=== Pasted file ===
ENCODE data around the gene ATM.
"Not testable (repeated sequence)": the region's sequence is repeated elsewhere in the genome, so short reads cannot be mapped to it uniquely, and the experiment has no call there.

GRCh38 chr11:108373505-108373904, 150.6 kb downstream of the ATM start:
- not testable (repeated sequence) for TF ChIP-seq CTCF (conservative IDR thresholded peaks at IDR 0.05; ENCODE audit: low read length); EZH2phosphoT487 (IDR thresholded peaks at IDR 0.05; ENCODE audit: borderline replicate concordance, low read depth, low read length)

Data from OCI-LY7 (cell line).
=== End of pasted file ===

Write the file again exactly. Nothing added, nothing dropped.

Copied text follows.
ENCODE data around the gene ATM.
"Not testable (repeated sequence)": the region's sequence is repeated elsewhere in the genome, so short reads cannot be mapped to it uniquely, and the experiment has no call there.

GRCh38 chr11:108373505-108373904, 150.6 kb downstream of the ATM start:
- not testable (repeated sequence) for TF ChIP-seq CTCF (conservative IDR thresholded peaks at IDR 0.05; ENCODE audit: low read length); EZH2phosphoT487 (IDR thresholded peaks at IDR 0.05; ENCODE audit: borderline replicate concordance, low read depth, low read length)

Data from OCI-LY7 (cell line).